Ben Feller, Associated Press Writer, Published June 16 2010
UPDATED: Obama: BP agrees to set aside $20 billion fund for spill victims
Obama, speaking alone in the State Dining Room of the White House, also announced that BP had voluntarily agreed to establish a $100 million fund to compensate laid-off oil right workers affected by his six-month drilling moratorium.
Obama said the independent fund will be directed by lawyer Kenneth Feinberg, who oversaw payments to families of victims of the Sept. 11, 2001, terrorist attacks. There will be a three-member panel to adjudicate claims that are turned down.
"This is about accountability. At the end of the day, that's what every American wants and expects," Obama said after a meeting that stretched more than four hours, with Obama darting in and out of the room.
Obama and top advisers met with a group of BP officials, including board chairman Carl-Henric Svanberg and CEO Tony Hayward. Svanberg, speaking with reporters later, announced the company would suspend its dividend for the rest of the year.
He expressed sorrow for victims of the spill. "This tragic accident ... should have never happened," he said, and he also used the occasion to "apologize to the American people."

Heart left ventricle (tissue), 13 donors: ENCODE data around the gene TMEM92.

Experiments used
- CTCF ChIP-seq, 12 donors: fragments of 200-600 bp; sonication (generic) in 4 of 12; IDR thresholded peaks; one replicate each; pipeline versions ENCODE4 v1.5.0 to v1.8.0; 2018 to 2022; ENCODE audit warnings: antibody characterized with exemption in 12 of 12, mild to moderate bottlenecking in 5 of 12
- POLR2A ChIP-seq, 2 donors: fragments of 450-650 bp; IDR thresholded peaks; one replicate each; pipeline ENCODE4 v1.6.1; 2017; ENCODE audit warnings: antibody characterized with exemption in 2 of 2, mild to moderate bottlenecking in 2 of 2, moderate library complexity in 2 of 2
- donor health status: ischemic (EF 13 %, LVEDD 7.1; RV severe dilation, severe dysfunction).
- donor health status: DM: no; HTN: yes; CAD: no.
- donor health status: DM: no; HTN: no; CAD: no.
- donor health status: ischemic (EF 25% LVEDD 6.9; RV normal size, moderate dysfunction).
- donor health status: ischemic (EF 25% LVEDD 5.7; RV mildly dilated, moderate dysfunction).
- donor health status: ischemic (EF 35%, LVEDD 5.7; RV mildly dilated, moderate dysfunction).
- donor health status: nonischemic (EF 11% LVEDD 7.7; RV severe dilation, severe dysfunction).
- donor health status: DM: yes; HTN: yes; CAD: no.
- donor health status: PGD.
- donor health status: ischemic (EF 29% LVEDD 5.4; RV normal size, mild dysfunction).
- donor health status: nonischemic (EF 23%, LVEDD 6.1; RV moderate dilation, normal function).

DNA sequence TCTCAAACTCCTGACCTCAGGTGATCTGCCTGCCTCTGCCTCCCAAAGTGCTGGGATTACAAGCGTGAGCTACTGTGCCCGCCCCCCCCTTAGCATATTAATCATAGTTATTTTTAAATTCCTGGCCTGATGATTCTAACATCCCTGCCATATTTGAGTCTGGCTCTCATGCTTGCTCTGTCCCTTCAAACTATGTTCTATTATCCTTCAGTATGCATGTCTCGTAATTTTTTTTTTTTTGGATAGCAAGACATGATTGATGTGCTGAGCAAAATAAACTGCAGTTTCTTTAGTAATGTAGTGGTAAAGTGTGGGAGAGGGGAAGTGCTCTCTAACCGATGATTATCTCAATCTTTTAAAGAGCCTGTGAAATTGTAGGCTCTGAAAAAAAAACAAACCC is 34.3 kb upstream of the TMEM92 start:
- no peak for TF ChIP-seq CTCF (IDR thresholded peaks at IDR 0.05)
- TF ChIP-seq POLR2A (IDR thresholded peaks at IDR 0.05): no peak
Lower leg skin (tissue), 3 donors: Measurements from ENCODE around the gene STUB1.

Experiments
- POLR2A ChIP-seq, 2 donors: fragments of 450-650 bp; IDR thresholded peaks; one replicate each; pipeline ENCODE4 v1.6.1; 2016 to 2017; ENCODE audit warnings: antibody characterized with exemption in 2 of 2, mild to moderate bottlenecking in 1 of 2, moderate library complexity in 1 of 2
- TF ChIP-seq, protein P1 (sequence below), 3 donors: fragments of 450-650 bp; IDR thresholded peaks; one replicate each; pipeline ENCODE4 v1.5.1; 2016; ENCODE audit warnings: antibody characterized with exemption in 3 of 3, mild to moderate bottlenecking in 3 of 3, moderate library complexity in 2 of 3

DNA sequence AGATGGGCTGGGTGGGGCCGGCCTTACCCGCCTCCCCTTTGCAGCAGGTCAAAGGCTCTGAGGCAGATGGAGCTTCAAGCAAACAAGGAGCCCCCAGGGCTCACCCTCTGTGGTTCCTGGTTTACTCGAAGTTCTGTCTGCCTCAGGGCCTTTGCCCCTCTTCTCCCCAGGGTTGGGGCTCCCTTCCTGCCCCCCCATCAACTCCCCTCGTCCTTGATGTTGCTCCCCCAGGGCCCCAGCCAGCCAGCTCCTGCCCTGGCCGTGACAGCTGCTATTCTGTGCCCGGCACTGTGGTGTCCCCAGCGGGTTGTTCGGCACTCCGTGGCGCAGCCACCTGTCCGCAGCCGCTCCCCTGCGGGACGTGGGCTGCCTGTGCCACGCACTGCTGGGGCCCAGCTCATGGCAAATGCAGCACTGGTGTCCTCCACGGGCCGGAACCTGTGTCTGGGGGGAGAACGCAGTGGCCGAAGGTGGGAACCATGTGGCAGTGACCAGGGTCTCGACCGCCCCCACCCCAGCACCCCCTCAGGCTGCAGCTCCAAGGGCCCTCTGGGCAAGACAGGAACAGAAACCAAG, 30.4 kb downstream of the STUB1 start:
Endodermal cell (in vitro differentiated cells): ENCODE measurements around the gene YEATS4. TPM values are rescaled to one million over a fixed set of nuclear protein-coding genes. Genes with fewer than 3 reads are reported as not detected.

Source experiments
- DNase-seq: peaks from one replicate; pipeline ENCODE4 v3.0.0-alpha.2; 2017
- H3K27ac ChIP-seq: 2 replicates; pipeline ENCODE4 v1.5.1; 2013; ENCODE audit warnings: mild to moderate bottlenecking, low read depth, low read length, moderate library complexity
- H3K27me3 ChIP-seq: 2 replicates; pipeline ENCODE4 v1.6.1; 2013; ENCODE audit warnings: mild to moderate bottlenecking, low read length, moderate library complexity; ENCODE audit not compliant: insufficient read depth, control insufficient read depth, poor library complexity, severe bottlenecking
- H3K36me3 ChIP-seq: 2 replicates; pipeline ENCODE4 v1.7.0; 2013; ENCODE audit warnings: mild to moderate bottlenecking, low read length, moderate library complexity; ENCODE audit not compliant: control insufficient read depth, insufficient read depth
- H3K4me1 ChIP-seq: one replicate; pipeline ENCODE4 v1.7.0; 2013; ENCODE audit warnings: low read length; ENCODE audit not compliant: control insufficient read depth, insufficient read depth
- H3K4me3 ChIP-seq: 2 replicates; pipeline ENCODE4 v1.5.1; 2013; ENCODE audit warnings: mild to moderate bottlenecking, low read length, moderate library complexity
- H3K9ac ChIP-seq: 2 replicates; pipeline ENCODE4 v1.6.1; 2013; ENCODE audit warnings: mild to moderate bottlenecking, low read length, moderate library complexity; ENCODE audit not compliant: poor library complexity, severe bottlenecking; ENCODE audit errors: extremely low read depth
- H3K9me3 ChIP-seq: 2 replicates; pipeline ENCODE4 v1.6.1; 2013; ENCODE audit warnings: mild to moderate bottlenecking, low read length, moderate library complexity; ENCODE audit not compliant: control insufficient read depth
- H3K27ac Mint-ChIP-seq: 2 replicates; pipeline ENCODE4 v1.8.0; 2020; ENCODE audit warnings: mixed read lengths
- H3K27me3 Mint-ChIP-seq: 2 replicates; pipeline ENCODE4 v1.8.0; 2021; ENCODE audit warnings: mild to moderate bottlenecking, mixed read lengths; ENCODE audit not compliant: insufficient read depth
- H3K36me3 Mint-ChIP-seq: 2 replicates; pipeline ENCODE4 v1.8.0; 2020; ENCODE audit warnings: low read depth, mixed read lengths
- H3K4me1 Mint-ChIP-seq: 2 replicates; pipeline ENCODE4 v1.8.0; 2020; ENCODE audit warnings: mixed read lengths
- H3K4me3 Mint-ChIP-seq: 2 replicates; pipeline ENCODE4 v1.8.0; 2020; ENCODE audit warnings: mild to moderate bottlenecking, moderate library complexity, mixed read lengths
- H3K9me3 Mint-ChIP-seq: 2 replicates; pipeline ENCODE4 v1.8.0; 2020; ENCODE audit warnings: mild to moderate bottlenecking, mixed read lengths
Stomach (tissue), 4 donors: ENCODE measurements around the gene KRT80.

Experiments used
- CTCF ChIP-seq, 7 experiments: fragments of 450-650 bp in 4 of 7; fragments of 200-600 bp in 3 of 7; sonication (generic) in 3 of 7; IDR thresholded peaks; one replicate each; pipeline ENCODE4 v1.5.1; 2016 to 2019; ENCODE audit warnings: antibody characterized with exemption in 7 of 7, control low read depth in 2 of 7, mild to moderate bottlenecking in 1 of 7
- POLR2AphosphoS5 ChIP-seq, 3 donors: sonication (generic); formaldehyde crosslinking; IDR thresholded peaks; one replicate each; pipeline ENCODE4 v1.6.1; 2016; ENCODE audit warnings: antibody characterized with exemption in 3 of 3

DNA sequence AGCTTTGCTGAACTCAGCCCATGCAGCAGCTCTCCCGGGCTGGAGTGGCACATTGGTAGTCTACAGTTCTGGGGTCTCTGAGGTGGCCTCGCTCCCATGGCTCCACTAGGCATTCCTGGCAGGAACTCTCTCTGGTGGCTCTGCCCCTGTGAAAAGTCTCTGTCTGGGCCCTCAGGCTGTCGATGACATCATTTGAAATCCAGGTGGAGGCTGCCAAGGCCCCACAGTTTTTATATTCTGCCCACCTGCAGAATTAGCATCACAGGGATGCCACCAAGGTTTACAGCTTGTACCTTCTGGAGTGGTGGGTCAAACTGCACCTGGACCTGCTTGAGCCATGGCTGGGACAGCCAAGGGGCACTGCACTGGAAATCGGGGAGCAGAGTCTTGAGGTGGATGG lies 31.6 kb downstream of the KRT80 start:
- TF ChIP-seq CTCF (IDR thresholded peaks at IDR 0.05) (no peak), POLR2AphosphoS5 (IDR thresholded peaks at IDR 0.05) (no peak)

Obama said the $20 billion fund was "not a cap."
"The people of the Gulf have my commitment that BP will meet its obligations to them," Obama said. "This $20 billion amount will provide substantial assurance that the claims people and businesses have will be honored."
The claims system sets up a formal process to be run by a specialist with a proven record. Instead of vague promises by BP, there will be a White House-blessed structure with substantial money and the pledge that more will be provided if needed. The news was applauded in the Gulf — a rare positive development in a region that has been hurt so badly.
"Every effort will be made to expedite claims," Obama said.
Copyright 2010 The Associated Press.